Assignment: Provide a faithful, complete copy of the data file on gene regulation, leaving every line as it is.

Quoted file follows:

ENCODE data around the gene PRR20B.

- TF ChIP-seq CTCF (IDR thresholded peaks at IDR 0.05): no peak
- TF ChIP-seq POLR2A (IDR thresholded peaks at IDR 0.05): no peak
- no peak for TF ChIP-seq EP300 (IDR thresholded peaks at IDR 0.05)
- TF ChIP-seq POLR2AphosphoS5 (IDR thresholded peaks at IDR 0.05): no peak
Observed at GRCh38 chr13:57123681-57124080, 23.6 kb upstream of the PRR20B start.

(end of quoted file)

ENCODE data around the gene PRR20B.

- TF ChIP-seq CTCF (IDR thresholded peaks at IDR 0.05): no peak
- TF ChIP-seq POLR2A (IDR thresholded peaks at IDR 0.05): no peak
- no peak for TF ChIP-seq EP300 (IDR thresholded peaks at IDR 0.05)
- TF ChIP-seq POLR2AphosphoS5 (IDR thresholded peaks at IDR 0.05): no peak
Observed at GRCh38 chr13:57123681-57124080, 23.6 kb upstream of the PRR20B start.